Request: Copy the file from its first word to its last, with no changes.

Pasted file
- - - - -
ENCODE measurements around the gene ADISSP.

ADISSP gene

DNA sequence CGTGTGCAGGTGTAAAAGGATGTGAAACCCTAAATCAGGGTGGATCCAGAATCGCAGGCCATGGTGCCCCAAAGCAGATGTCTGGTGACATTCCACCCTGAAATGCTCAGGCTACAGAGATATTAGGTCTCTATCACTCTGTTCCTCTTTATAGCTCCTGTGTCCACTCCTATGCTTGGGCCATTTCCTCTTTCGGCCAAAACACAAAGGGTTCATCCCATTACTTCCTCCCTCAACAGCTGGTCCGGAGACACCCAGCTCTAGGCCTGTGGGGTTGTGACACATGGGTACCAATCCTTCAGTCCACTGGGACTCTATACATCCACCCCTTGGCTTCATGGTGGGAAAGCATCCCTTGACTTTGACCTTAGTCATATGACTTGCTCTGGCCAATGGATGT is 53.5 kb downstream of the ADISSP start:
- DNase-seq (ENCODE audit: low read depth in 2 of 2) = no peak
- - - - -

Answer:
ENCODE measurements around the gene ADISSP.

ADISSP gene

DNA sequence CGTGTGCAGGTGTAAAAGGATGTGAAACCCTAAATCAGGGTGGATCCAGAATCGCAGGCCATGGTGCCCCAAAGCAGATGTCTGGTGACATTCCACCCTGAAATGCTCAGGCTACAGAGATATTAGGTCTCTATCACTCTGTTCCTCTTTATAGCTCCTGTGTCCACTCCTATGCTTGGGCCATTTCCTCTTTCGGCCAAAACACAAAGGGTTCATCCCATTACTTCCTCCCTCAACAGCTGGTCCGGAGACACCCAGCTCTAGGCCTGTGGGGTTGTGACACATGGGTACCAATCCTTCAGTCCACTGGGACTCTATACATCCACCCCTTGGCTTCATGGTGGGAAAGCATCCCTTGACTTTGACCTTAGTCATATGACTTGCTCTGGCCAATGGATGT is 53.5 kb downstream of the ADISSP start:
- DNase-seq (ENCODE audit: low read depth in 2 of 2) = no peak